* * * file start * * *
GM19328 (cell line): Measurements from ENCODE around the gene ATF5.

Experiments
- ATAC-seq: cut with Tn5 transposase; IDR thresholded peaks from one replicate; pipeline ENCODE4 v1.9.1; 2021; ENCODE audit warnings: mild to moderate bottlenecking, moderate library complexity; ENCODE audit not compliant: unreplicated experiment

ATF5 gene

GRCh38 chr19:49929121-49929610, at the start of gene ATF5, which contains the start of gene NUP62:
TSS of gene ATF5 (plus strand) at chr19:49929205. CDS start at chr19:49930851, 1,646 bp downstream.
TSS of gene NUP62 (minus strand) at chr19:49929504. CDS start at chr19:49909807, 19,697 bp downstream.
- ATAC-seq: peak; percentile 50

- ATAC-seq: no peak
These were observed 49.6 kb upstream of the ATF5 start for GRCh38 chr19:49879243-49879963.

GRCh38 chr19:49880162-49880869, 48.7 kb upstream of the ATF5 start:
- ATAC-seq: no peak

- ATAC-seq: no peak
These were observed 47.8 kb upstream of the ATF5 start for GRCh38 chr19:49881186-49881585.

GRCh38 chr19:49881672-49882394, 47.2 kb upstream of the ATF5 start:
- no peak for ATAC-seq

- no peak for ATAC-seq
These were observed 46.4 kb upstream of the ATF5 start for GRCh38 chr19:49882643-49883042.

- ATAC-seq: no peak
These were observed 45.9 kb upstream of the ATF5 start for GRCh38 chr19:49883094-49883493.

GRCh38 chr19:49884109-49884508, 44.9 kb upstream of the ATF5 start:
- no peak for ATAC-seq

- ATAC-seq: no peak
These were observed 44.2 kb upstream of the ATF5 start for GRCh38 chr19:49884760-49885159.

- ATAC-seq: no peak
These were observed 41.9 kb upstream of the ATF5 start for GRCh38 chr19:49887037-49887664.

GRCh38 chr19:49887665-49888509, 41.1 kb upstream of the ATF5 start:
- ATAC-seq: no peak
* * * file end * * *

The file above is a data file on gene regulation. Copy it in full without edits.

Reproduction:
GM19328 (cell line): Measurements from ENCODE around the gene ATF5.

Experiments
- ATAC-seq: cut with Tn5 transposase; IDR thresholded peaks from one replicate; pipeline ENCODE4 v1.9.1; 2021; ENCODE audit warnings: mild to moderate bottlenecking, moderate library complexity; ENCODE audit not compliant: unreplicated experiment

ATF5 gene

GRCh38 chr19:49929121-49929610, at the start of gene ATF5, which contains the start of gene NUP62:
TSS of gene ATF5 (plus strand) at chr19:49929205. CDS start at chr19:49930851, 1,646 bp downstream.
TSS of gene NUP62 (minus strand) at chr19:49929504. CDS start at chr19:49909807, 19,697 bp downstream.
- ATAC-seq: peak; percentile 50

- ATAC-seq: no peak
These were observed 49.6 kb upstream of the ATF5 start for GRCh38 chr19:49879243-49879963.

GRCh38 chr19:49880162-49880869, 48.7 kb upstream of the ATF5 start:
- ATAC-seq: no peak

- ATAC-seq: no peak
These were observed 47.8 kb upstream of the ATF5 start for GRCh38 chr19:49881186-49881585.

GRCh38 chr19:49881672-49882394, 47.2 kb upstream of the ATF5 start:
- no peak for ATAC-seq

- no peak for ATAC-seq
These were observed 46.4 kb upstream of the ATF5 start for GRCh38 chr19:49882643-49883042.

- ATAC-seq: no peak
These were observed 45.9 kb upstream of the ATF5 start for GRCh38 chr19:49883094-49883493.

GRCh38 chr19:49884109-49884508, 44.9 kb upstream of the ATF5 start:
- no peak for ATAC-seq

- ATAC-seq: no peak
These were observed 44.2 kb upstream of the ATF5 start for GRCh38 chr19:49884760-49885159.

- ATAC-seq: no peak
These were observed 41.9 kb upstream of the ATF5 start for GRCh38 chr19:49887037-49887664.

GRCh38 chr19:49887665-49888509, 41.1 kb upstream of the ATF5 start:
- ATAC-seq: no peak